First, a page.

Make a New Year’s resolution to show yourself compassion while you work on quieting the negative thoughts that plague all of us.
Some people are more prone to negativity than others, although evolution prompts all of us to learn more from bad experiences than good ones. We are hard-wired to dwell on the bad as a way of helping us avoid danger and react quickly in a crisis. Children who have been teased or bullied or who experienced abuse or trauma are at risk of developing negative patterns of thinking. Genetics can also play a role in our predisposition to negative thinking styles.
But the more we focus on the bad stuff, the more accustomed our brains become to dwelling on the negative. It becomes a habit that can not only add to our stress and worry level but eventually can harm our health.
Here’s a perspective on whether negativity is getting in the way of your happiness: Ask yourself if your thoughts are helping to build you up or tear you down? If you are ready to break the cycle, take comfort in experts who say you can learn ways to tame negative thinking cycles.
Start by acknowledging and accepting your negative cycle. Take notice of your thoughts without trying to change or alter them right away. Acknowledgment alone can help relieve stress and the urge to react with negativity. Simple acceptance of negative thoughts can help reduce their importance. Don’t pass critical judgment on yourself as you do this. If you are hard on yourself for worrying, you will fuel the negativity habit.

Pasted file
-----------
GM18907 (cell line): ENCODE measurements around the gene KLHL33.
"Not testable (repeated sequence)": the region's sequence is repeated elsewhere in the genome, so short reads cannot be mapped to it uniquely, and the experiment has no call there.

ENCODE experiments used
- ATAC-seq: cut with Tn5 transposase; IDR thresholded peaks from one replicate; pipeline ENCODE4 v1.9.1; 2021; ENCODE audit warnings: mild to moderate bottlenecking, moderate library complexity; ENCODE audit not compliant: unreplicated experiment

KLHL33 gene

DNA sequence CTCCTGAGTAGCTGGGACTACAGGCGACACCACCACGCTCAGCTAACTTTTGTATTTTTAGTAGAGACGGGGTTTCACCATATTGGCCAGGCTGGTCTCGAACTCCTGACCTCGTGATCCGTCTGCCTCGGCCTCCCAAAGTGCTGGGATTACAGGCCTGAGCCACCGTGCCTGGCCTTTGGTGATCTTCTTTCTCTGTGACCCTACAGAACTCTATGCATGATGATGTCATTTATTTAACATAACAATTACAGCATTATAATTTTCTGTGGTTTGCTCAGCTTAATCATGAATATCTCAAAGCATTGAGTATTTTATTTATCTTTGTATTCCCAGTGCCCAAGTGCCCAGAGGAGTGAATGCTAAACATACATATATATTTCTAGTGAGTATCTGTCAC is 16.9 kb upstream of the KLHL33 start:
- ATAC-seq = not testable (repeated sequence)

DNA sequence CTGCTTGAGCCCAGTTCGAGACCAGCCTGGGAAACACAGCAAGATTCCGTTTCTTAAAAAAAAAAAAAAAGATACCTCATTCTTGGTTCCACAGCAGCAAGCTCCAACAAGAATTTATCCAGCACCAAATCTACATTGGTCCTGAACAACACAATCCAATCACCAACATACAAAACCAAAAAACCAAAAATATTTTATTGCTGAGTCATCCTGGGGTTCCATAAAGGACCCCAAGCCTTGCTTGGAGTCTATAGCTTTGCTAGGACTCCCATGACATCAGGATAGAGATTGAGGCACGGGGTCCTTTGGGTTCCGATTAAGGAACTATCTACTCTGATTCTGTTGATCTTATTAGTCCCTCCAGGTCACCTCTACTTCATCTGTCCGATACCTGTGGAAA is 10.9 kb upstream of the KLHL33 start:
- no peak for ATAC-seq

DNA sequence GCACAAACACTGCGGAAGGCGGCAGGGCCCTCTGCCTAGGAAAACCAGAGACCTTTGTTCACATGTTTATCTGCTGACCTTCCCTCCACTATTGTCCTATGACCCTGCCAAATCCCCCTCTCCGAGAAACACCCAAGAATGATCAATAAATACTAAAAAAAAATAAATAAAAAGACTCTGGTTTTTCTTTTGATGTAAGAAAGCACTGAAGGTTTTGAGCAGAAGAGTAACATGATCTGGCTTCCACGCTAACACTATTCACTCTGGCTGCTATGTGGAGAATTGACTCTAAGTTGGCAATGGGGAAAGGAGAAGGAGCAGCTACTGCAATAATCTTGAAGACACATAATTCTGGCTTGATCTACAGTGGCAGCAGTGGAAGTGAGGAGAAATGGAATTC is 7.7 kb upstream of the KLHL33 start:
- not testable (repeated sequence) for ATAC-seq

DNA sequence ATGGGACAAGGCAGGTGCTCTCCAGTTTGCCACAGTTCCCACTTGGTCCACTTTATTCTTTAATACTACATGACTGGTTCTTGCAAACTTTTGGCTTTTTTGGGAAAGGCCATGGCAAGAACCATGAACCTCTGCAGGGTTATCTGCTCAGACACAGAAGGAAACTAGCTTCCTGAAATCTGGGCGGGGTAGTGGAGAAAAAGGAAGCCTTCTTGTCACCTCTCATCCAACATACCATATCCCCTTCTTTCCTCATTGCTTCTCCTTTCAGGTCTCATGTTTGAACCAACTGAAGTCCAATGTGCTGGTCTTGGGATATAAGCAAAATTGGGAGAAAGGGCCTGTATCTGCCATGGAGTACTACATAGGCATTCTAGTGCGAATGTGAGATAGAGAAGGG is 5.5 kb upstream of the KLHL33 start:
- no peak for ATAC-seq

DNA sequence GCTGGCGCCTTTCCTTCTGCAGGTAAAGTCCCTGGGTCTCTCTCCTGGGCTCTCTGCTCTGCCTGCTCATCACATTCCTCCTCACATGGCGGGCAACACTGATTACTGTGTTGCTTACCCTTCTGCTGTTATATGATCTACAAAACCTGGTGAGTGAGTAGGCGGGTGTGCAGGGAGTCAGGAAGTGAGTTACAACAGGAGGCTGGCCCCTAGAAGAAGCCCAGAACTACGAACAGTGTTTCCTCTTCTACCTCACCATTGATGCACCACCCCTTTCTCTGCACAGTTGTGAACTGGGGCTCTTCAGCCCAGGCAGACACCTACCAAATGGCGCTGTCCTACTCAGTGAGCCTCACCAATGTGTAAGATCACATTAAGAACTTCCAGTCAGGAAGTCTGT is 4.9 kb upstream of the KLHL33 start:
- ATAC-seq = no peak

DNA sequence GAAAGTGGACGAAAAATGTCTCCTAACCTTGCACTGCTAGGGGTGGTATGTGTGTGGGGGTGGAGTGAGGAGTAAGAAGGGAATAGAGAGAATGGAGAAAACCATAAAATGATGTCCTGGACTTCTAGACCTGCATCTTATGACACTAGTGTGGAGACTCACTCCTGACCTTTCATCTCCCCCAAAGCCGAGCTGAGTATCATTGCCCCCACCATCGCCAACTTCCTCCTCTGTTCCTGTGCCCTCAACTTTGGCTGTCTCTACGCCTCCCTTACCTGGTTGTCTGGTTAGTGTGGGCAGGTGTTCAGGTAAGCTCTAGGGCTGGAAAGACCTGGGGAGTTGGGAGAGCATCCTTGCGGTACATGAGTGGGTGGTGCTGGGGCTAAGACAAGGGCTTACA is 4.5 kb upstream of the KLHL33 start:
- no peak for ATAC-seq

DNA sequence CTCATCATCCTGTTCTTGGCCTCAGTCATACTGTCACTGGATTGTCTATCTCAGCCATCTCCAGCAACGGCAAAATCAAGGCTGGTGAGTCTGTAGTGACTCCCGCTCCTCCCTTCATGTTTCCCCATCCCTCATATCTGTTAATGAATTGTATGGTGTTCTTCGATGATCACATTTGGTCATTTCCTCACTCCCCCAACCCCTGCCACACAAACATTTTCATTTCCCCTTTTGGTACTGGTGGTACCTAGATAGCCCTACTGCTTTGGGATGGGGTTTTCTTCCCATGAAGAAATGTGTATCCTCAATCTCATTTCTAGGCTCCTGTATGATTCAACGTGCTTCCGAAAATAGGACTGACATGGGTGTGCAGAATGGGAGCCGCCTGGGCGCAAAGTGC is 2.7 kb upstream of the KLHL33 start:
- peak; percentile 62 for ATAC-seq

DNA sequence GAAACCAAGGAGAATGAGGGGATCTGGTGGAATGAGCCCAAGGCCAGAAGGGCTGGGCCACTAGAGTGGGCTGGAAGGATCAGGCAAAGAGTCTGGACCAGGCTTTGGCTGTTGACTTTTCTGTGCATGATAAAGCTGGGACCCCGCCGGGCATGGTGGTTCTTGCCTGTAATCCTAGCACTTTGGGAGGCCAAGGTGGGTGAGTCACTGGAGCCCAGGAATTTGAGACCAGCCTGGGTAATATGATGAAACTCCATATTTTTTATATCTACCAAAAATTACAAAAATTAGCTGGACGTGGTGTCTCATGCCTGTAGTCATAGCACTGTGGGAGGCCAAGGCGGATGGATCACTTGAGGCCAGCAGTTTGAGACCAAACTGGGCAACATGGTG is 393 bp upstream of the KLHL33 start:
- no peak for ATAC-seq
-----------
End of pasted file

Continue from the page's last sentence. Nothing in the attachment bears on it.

Next, confront and challenge the negative thought. Did failing to get a promotion at the office create doubt in your own mind about your professional competence? Why would one setback diminish your past achievements or reflect poorly on your skills? Put a list of your accomplishments on paper and count up your successes.
Did your lover leave you for another? That doesn’t mean that you will never find love again. Ask the people who love you, family and friends, to tell you all the ways you are a wonderful and lovable person.
Try this strategy. If your friend had suffered a setback, what advice would you give? Now give yourself the same good advice and encouragement. Negative thinking can make you feel overwhelmed. When you are agitated and worried, take a deep breath. Your yoga instructor knows what she is talking about: controlled breathing can calm anxiety and slow your stress responses.
If the cycle of negativity is disrupting your life or work, think about seeking help. Cognitive therapy teaches practical ways to cope with unwanted and persistent negative thoughts. You may want to see a therapist who specializes in this approach. Those who suffer from clinical depression or intense anxiety may want to consult a mental health professional.
Read more: The Year of Conquering Negative Thinking